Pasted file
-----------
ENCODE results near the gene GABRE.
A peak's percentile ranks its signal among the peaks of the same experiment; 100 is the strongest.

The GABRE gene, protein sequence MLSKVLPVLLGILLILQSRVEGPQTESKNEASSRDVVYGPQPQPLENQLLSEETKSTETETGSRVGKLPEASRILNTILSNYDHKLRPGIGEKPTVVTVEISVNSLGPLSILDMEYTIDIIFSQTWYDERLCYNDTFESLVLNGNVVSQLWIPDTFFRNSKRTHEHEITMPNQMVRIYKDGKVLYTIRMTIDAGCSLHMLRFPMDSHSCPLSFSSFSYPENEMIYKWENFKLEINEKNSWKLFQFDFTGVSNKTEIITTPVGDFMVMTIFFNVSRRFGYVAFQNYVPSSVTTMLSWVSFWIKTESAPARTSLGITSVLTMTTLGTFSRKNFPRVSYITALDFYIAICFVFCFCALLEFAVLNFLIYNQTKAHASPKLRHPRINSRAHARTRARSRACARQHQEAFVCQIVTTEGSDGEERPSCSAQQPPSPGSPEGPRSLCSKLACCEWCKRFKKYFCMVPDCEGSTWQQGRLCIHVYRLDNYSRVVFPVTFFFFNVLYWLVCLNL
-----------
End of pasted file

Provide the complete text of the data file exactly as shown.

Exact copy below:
ENCODE results near the gene GABRE.
A peak's percentile ranks its signal among the peaks of the same experiment; 100 is the strongest.

The GABRE gene, protein sequence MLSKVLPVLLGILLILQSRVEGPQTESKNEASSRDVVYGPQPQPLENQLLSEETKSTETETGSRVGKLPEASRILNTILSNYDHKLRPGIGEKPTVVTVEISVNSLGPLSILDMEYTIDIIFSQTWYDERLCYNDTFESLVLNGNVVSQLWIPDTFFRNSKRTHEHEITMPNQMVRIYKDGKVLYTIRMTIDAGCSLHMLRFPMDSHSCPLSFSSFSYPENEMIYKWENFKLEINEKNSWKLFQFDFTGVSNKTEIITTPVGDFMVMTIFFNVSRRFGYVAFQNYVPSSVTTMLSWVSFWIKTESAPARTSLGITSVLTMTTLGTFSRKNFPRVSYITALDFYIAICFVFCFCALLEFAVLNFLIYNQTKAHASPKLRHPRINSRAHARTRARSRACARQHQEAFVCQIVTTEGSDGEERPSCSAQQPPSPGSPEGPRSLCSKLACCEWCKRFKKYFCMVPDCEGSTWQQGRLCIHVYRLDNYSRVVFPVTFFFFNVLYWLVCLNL